Currency intervention is also known as currency manipulation or forex intervention. These central bank-pursued interventions happen as they buy or sell their own national currency on the global foreign exchange markets. They do this to raise or lower the value of their currency.
Though these types of manipulations have occurred since the Great Depression, they are fairly new as a form of national monetary policy. Countries that have used this type of intervention heavily to limit the rise of their currencies in recent years are Japan, China, and Switzerland.
In general, central banks use currency intervention as a tool to contain the rising value of their own money as compared to those of other countries. When currency values appreciate, a nation’s exports become more expensive and so are less competitive abroad. This happens because their goods cost more to buyers in their own foreign currencies. It explains why central banks prefer lower currency values which boost their nation’s exports and improve economic growth rates.
The first significant use of currency intervention occurred on the side of the United States in the depths of the Great Depression. The American government counterbalanced imports of gold coming from Europe by selling off American dollars so that the gold standard would be upheld. Only when globalization had dramatically impacted economics did the large scale currency interventions of today become more commonplace.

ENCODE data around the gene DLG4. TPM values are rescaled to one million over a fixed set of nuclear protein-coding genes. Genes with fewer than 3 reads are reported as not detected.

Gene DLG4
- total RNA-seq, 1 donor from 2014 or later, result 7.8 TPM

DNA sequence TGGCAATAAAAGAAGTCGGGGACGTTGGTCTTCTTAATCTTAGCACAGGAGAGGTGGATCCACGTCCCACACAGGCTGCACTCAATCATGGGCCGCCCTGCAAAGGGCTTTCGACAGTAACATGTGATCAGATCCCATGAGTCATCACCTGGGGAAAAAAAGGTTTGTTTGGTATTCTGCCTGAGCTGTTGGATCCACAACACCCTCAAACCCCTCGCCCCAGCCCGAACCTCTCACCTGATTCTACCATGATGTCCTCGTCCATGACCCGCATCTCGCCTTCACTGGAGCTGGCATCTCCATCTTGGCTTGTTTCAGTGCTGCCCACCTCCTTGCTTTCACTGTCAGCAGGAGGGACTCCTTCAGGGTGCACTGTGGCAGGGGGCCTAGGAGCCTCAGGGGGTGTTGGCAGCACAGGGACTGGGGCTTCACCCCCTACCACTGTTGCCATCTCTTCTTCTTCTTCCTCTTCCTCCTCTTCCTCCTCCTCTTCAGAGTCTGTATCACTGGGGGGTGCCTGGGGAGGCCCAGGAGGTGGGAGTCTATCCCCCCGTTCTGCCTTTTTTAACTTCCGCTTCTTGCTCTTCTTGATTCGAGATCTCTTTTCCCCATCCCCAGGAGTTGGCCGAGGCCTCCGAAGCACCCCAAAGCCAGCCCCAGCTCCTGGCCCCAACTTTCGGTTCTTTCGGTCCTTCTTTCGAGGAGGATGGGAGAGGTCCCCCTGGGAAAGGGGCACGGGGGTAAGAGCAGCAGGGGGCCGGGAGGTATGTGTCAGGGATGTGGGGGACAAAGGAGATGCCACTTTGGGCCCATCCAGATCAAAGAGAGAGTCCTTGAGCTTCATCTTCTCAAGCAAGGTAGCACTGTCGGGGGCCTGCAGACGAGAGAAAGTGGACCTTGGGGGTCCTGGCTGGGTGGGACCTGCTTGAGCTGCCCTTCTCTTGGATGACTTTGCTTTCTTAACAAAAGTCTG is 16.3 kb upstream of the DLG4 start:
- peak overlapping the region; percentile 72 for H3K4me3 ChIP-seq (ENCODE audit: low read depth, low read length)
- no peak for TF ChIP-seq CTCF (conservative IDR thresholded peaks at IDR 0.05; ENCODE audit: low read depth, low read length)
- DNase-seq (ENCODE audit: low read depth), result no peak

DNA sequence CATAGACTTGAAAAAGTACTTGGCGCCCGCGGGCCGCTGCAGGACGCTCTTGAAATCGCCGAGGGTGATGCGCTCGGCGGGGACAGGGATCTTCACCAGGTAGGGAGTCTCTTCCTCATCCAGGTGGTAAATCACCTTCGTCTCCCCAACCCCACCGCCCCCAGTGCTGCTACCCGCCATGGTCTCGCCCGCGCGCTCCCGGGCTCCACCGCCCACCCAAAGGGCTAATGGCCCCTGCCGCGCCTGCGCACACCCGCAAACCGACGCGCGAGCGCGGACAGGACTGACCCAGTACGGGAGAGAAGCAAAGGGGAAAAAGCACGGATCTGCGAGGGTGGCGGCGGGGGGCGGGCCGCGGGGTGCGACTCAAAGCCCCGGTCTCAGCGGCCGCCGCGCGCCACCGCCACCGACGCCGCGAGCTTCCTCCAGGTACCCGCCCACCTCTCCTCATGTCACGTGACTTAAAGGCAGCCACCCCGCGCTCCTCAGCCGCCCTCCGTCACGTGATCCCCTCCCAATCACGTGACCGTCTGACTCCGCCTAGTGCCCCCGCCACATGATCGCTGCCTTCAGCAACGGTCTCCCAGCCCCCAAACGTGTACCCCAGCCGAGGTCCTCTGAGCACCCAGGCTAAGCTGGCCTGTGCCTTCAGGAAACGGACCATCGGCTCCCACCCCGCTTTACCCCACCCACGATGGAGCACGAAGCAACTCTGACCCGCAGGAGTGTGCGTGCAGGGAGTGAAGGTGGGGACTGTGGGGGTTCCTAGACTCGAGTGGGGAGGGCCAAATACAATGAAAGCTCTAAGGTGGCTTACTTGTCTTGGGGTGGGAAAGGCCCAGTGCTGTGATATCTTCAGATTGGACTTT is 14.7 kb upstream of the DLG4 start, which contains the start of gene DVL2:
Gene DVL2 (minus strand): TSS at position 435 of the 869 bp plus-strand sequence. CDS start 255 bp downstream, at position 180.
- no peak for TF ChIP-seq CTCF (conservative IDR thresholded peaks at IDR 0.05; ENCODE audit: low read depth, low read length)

China has been a major perpetrator of currency intervention in recent decades. They have been constantly concerned with keeping their Chinese Yuan value down against the dollar so that their all important exports did not become more expensive to their biggest customer. They aggressively sold Yuan and bought assets denominated in American dollars such as Treasuries in order to keep up a peg against the dollar.
The Swiss National Bank and Bank of Japan have also engaged in manipulation of the currency markets more recently to try to stem the over appreciation of their own national currencies. As the recipient of safe haven investment flows, these two countries find economic instability causes investors to seek their currencies the franc and yen for safety.
They have responded by selling their own currencies and buying those of main trading partners, such as the euro and dollar. Switzerland made headlines in January of 2015 when it suddenly abandoned its interventionist Euro ceiling as unsustainable. The Swiss franc gyrated as much as 30 percent higher in value in hours before settling between 10 percent and 20 percent more against the euro and dollar.
Currency interventions can be either sterilized or non sterilized. Sterilized interventions do not alter the money base of the country. Instead they offset foreign bond purchases or sales by performing the opposite transaction with its own currency bonds. Either means of intervening requires the central bank to sell or buy foreign currencies or bonds issued in such currencies. This allows them to decrease or increase their currency’s value in global forex markets.
Central banks may also purchase and sell currency using transactions in forex spot or forward market instruments. They are literally buying or selling foreign currency with their own nation’s currency in these cases. They pursue such actions in order to impact the near term valuations of their currency.
Economists question how effective such interventions really are. They generally agree that sterilized transactions cause little lasting effect. Spot and forward market purchases and sales tend to affect values short term but often do not last. Economists mostly concur that longer term currency interventions which are not sterilized can effectively impact exchange rates since they change the monetary base.